Why does the Explorer address bar reset itself while you’re typing into it?


When you ask Explorer to navigate to a new location, the steps go roughly like this (vastly oversimplified):

  1. User initiates a navigation.
  2. Explorer puts up the "busy" animation and starts looking for the location you navigated to.
  3. When the location is found, the contents of the folder are switched to the new location and the address bar is updated to reflect that new location.

Pretty straightforward, right? Well, commenter dhiren asks:

Any idea why the address bar in Explorer randomly decides to reset itself while you're typing in it?

It's not like Explorer is saying, "Ha, ha! Sucker!" Explorer is just doing its thing, following its happy little checklist, and when it finally locates the navigation target, it moves on to step three and switches the view and synchronizes the address bar to match the view.

If you've messed with the address bar in the meantime, the synchronization of the address bar with the folder contents overwrites the changes you were in the process of making. This isn't an intentional "let's make the user's life miserable"; it's just a consequence of the simple checklist.

Now, yes, it is an annoyance, and yes, it's a bug, but it's not a bug in the sense that somebody wrote code that failed to implement the specification; rather the bug is due to an oversight in the specification itself. This is another example of how things can get extremely complicated even though the basic idea is very simple: Once you have the simple idea working, everybody finds random special cases that force you to take your simple idea and make it more and more complicated.

Comments (37)
  1. steveshe says:

    WOW! It’s almost 10:00AM CST and no comments?

  2. DEngh says:

    I’ve trainied myself now to use the ‘Stop’ tool if IE is taking longer than I think reasonable to render a page (knowing that it might be actually be a problem on the intertubes).  

  3. Alexander Grigoriev says:

    And just like all other annoyances and small buglets, it will never be fixed.

  4. dgt says:

    was it that hard to disable input during this checklist so user can’t actually type. annoying too, but better.

  5. Chris Walken says:

    dgt – disabling input would not work. the horrific auto page refresh also resets what is in the URL field. its a sticky problem. do you want the user to see the accurate URL or does it matter. either way, MS loses.  

    http://www.riveted.com/rlib_Default.aspx

  6. dgt says:

    for autorefresh you can skip refreshing if the url has changed (assuming that the user is typing and new input is on the way).

  7. Bryan says:

    "or autorefresh you can skip refreshing if the url has changed (assuming that the user is typing and new input is on the way)."

    What if the user mis-typed in to the address bar and still wants the URL refreshed?

    Still yet, what if the user didn’t mistype, wants the page to refresh, but is also entering an URL?

  8. int19h says:

    In IE7, thanks to the addition of tabs, there is a new bug that, I believe, is related to this one.

    If you create a new tab and quickly type an URL into it and press Enter, you’ll get an error message box (!) saying something along the lines of, "sorry, no can do". If you’re not fast enough while typing, you’ll get whatever you typed in the URL textbox reset to a blank string.

  9. Nicole DesRosiers says:

    Yeah, this is an exceptionally irritating oversight, given that I’m most likely to type in the address bar if the page is taking an unusually long time to load.  Unfortunately, fixing it (without violating other user expectations) is harder than it immediately looks.

  10. someone else says:

    Opera doesn’t do that. In fact, it doesn’t change anything in the address bar as long as it has focus (even when you navigate back and forth).

    Must have been really hard.

  11. kokomo says:

    Before you criticize IE, note that Raymond didn’t say "IE". He said "explorer".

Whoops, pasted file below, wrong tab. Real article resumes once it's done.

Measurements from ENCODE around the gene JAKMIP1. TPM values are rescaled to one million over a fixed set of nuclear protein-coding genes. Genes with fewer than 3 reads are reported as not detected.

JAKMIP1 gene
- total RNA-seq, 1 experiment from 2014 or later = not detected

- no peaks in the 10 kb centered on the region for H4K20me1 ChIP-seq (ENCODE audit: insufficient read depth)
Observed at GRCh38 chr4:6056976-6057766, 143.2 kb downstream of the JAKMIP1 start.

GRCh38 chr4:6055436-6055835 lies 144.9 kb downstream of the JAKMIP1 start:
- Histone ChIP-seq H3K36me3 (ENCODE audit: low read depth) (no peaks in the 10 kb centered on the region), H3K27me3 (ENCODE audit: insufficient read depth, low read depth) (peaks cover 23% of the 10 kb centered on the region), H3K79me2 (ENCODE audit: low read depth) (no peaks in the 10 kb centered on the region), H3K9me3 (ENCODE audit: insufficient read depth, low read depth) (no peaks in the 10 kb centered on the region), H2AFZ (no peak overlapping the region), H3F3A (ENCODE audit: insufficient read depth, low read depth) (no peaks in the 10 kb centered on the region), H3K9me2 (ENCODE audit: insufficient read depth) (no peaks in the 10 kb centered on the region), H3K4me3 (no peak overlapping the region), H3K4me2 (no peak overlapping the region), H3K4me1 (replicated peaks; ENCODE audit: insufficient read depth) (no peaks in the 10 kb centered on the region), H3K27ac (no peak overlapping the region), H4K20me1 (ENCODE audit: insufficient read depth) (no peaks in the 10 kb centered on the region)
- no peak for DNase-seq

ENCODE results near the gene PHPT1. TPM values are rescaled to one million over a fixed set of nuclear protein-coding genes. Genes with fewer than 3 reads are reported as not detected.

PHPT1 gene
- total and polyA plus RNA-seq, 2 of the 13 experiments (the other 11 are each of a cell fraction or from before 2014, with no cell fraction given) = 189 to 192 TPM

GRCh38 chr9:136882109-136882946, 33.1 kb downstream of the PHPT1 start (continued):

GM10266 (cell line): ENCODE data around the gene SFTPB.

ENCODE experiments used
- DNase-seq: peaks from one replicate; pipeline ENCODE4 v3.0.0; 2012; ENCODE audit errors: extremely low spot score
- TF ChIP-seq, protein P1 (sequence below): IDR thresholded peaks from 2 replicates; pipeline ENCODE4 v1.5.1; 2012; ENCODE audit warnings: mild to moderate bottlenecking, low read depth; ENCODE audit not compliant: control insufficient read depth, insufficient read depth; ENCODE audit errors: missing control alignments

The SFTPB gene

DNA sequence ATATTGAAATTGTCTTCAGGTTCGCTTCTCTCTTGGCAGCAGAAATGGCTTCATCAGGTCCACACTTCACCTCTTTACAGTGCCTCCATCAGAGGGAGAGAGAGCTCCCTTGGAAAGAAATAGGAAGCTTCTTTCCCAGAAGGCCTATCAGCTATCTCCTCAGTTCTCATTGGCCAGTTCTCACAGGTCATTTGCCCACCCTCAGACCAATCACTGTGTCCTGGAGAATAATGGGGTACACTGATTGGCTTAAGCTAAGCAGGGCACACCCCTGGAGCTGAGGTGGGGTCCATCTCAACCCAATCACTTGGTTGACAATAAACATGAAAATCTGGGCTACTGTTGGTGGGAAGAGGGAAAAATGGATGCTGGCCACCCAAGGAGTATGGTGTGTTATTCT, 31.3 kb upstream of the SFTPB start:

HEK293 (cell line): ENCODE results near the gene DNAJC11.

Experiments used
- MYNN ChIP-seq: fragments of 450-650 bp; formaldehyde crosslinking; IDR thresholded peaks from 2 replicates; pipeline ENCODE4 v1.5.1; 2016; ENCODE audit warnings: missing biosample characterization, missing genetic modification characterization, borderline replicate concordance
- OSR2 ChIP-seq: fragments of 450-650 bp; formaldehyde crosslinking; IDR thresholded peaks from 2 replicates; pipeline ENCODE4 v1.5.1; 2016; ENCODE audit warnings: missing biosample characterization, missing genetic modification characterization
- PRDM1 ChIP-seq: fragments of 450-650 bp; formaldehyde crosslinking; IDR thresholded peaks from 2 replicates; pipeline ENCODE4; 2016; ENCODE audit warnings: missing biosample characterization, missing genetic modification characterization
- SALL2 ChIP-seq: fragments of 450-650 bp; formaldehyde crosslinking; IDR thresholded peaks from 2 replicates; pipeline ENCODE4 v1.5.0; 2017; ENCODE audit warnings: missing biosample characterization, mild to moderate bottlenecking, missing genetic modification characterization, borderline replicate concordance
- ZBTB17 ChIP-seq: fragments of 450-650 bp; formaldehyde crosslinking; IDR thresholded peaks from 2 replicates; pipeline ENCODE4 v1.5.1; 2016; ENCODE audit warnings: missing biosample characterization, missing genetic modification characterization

12. Manic says:

    "Once you have the simple idea working, everybody finds random special cases that force you to take your simple idea and make it more and more complicated. "

    That is SO true. I was thinking the same thing today, albeit in a slightly less coherent way – during a meeting.

  13. Mark (The other Mark) says:

    Notice how most people are commenting on how the behavior is "buggy" without any discussion as to the possible alternatives and what they are just as flawed.

    I suspect we’ve been /.’ed or at least linked on some blog with a readership that doesn’t under what differences, if any, exist between Explorer and IExplore.

  14. manicmarc says:

    The most annoying occurrence of this is when you launch IE, start typing a new URL (having forgotten to press stop, and prevent it loading the home page) only to have the home page load, and your typing removed.

  15. tgrand says:

    It’s a whole bunch of things like this that finally drove me to use a third party substitute for Explorer’s file/directory browsing functionality.  I was dead-set against it for so long, having such low regard for these programs, but I finally bit the bullet.  Now that I’ve found a good one and gotten used to it, things are SO much better.  I can do more, faster, and with less stress.  I should’ve done it years ago.

    I think it’d be in poor taste to name the program I’m using, so I’d encourage anyone else who’s fed up with Explorer to research the alternatives.  You might be surprised at what’s out there these days.  I certainly was.

  16. C says:

    XP SP3

    Press Win + E to get explorer window

    Select Recycle bin in tree view

    Recycle bin contents appear on right (maybe it is empty)

    Press Alt + D to go to the address bar

    Start typing C:Win … and the text ignores

    it and shoes Recycle Bin in the address bar.

    This happens even after 5-10 minutes have passed since the window was opened. Doesn’t seem like a question of refresh. Could be due to some explorer addon.

  17. MC says:

    I am also very satisfied with the way how Opera addresses this issue many years ago… and this is one of quite important reason (from user interface perspective) why I minimize my use of IE.

  18. Miles Archer says:

    "Once you have the simple idea working, everybody finds random special cases that force you to take your simple idea and make it more and more complicated. "

    Yep, you’ve nailed it.

  19. hexatron says:

    "Once you implement the first simple solution you come up with, you will be bitten by the cases you didn’t think about."

    Backslash in file names is a nice venerable MS quick&dirty. Doubling quotes in csv files is another. A little thought would have produced solutions with fewer complications.

    It is possible to think about how your first clever solution could fail, but only if you think about how your first clever solution could fail.

  20. Yes, but... says:

    For those chasing the problem in IE. I think this may have been fixed in IE8 beta2.